CONCLUSION

Africa is both rich in human and natural resources, yet the poorest region the world, often depending on food aid and imports to supplement the needs of its food insecure population. There are many factors which influence underdevelopment in the region, many external but many others which are internal, including war.

A crisis of governance – weak political processes and institutions, weak legal systems, poor economic performance and debt, and underdevelopment and poverty – contributes to undermining the well-intentioned institutions and measures that have been established to promote and strengthen regional cooperation in Africa.

Regional cooperation has many dividends for the region, fostering investor confidence and encouraging investment in science and technology, and many other opportunities for sustainable development. Environment is a major factor in promoting such cooperation, building upon established frameworks such as MEAs, river basin commissions and transboundary national parks. Conflict and war, however, show the immense cost to both human and natural resources when cooperation breaks down. Many millions of people who should otherwise be contributing to national and regional development are often denied this opportunity through displacement and forced migration. Millions of others die prematurely, having made limited contribution to society and Africa’s development. In such a situation, efforts aimed at attaining the MDG targets are bound to fail.

Conflict has affected some of the poorest countries in the region, and has made them even poorer. This can sometimes result in a vicious cycle – therefore, the need for adequate, sustained, well-coordinated post-conflict rehabilitation strategies. Essential aspects of this include providing training and supporting demobilization programmes of former combatants, to enable them to achieve a sustainable lifestyle. Access to land and natural resources is an important part of this in Africa, especially in densely populated areas, as is innovative utilization of natural resources including expansion into new regional and global markets.

The NEPAD African Peer Review Mechanism (APRM) may provide leaders in Africa with an opportunity to make regional cooperation in environmental management a key component of the criteria for peer assessment. Existing mechanisms for conflict resolution and peace-keeping, such as those of the AU and sub-regional organizations, should be strengthened through consensus building. However, there is a need to avoid competition and duplication between different institutions.

Developed countries, for their part, need to support African efforts by fulfilling financial pledges and privileging humanitarian ideals above geo-strategic interests. Such support would be in the spirit of MDG 8. Aid and trade agreements should take greater account of the actual and potential conflictual aspects of natural resource extraction, processing, and sale. For example, aid packages to countries where natural resource extraction is problematic could be conditional on improved accountability of related financial transactions, and/or effective environmental and social impact assessments. This will require a shift away from the current security focus (international terrorism) by most major donor agencies (Le Billon 2003). However, external regulation is affected by various technical and political constraints, and hence good domestic governance is a more effective means of limiting the capacities of actors to use natural resources to finance conflict (Le Billon 2003).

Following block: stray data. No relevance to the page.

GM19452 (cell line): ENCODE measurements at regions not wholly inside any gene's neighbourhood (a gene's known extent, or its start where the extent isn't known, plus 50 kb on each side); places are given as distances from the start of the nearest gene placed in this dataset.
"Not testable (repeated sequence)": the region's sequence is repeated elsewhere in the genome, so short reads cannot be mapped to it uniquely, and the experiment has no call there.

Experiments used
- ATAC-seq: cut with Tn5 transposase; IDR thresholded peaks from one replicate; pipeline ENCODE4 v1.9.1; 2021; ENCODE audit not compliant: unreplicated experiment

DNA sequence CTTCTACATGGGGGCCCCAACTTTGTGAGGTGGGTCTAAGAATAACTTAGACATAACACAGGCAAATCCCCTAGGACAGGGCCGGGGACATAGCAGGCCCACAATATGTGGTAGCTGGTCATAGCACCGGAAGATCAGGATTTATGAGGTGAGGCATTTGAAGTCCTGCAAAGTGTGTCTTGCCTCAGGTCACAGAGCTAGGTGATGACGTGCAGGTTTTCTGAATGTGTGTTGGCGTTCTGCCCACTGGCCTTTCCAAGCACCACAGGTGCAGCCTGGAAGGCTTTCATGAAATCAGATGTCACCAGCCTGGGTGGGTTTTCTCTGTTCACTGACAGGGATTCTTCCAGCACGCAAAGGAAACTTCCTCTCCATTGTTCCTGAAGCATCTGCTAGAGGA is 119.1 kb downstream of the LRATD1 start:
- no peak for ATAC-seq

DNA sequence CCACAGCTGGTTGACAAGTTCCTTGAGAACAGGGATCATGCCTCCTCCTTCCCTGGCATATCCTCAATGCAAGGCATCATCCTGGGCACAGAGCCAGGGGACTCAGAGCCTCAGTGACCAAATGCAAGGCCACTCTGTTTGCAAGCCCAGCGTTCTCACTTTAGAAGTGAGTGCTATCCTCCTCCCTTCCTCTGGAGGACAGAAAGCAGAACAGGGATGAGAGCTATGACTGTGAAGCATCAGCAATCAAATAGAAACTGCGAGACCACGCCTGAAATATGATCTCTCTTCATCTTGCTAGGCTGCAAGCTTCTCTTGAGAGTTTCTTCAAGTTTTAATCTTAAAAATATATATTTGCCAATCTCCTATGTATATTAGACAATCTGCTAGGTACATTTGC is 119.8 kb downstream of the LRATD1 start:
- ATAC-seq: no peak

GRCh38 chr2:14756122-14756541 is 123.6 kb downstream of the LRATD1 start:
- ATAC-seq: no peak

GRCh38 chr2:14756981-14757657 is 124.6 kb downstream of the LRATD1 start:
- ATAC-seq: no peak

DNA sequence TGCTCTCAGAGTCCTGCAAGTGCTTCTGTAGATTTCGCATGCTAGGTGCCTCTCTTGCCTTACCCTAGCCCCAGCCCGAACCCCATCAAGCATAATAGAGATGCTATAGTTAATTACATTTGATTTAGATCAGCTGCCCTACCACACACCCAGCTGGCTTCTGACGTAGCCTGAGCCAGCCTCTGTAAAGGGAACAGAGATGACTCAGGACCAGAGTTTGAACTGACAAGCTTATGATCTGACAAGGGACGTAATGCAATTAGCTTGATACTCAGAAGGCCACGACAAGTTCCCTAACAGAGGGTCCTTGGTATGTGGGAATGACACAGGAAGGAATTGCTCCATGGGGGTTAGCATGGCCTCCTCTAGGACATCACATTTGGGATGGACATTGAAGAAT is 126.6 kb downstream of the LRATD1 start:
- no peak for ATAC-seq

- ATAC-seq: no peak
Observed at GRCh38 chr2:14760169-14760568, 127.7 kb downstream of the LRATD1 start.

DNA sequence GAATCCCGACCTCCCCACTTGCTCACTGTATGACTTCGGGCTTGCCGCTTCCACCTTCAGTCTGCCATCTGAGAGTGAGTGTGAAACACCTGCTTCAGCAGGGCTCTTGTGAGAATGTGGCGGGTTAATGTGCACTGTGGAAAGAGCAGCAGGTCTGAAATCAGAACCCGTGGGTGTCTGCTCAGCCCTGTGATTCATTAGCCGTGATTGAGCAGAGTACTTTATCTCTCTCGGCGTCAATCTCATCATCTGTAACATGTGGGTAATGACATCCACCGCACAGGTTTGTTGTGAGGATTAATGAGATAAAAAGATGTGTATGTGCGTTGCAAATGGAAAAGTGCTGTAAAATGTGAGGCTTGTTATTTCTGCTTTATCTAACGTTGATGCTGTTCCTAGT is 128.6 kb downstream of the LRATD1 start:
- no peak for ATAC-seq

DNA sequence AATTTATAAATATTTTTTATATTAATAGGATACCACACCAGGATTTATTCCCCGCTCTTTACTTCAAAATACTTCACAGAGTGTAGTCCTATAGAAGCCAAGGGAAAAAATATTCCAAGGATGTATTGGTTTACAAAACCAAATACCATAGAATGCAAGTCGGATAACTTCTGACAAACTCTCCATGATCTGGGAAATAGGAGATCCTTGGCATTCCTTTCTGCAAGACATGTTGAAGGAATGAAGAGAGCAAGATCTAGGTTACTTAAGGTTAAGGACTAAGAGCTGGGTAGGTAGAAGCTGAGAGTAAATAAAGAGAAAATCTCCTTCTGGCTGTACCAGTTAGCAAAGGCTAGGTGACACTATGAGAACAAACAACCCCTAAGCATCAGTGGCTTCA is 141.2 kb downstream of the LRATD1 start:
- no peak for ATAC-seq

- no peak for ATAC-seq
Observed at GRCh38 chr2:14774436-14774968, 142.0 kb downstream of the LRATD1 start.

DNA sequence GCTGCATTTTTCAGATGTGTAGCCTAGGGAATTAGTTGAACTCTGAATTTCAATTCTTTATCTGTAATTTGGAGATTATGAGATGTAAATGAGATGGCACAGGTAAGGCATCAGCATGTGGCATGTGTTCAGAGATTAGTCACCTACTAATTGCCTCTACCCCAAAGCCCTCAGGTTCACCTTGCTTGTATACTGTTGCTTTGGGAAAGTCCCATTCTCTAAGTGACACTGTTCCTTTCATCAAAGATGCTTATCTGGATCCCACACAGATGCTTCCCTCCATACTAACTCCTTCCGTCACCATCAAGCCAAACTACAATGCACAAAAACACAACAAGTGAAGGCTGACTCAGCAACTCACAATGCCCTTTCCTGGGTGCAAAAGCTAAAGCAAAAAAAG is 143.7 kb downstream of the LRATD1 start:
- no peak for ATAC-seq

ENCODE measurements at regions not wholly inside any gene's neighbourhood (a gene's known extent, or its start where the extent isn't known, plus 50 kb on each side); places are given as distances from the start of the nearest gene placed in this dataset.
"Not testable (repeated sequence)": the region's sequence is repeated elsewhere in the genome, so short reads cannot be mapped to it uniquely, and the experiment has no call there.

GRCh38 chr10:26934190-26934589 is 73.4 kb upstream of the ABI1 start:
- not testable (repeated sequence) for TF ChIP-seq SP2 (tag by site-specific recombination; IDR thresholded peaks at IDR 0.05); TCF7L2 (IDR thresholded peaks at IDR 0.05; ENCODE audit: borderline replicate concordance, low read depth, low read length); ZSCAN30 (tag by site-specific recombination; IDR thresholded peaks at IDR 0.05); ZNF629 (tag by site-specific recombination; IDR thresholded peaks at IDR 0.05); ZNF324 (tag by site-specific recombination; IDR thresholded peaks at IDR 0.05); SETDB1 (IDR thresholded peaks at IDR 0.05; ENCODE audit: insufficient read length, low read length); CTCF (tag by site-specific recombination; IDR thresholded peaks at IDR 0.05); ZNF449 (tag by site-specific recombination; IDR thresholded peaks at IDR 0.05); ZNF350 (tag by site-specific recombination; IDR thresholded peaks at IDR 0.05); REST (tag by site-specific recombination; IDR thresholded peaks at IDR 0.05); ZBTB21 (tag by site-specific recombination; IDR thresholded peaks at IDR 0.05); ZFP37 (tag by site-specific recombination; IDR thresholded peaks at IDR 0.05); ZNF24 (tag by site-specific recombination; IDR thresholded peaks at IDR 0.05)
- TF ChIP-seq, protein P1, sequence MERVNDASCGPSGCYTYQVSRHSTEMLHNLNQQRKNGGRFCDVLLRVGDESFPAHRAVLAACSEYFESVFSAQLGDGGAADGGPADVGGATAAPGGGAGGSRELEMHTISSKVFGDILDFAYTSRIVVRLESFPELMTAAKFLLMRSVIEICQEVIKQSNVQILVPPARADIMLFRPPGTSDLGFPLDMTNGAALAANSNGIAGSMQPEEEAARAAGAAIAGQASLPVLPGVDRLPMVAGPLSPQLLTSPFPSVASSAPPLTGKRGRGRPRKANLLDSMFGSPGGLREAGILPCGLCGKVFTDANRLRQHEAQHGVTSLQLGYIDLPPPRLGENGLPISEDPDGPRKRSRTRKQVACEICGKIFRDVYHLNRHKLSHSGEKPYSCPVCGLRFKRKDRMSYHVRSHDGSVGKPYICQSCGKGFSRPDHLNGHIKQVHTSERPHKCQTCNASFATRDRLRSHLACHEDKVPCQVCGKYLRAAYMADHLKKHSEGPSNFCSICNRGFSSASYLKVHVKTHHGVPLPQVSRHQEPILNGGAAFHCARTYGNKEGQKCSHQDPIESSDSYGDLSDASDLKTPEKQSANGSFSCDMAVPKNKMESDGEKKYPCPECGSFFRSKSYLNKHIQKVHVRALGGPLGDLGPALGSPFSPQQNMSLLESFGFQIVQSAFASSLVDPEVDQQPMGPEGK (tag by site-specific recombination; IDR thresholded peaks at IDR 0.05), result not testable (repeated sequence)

In order to prevent conflict, the root causes of conflict should be addressed, and sustainable and equitable development must take place. Such development would go beyond macro-economic expansion, and would be pro-poor in nature, geographically balanced within each particular country, and would involve the enhancement of the skills-base in each country. Equity needs to be a key feature of national and sub-regional economic development. This kind of thinking is reflected in the various founding documents of the AU, SADC, NEPAD and other African institutions. There is a large degree of convergence on issues of security: most see development, freedom and peace-building as essential parts of a multidimensional approach to addressing Africa’s problems (Ginwala 2003). The importance of a comprehensive, structural approach has also been described in the Carnegie Commission’s report on Preventing Deadly Conflict (Carnegie Commission on Preventing Deadly Conflict 1997).

Africa’s governments need to remember:

“There can be no peace without equitable development, and there can be no development without sustainable management of the environment in a democratic and peaceful space.”

PROFESSOR WANGARI MAATHAI
NOBEL PEACE PRIZE LAUREATE 2004 CITED IN LEAN 2005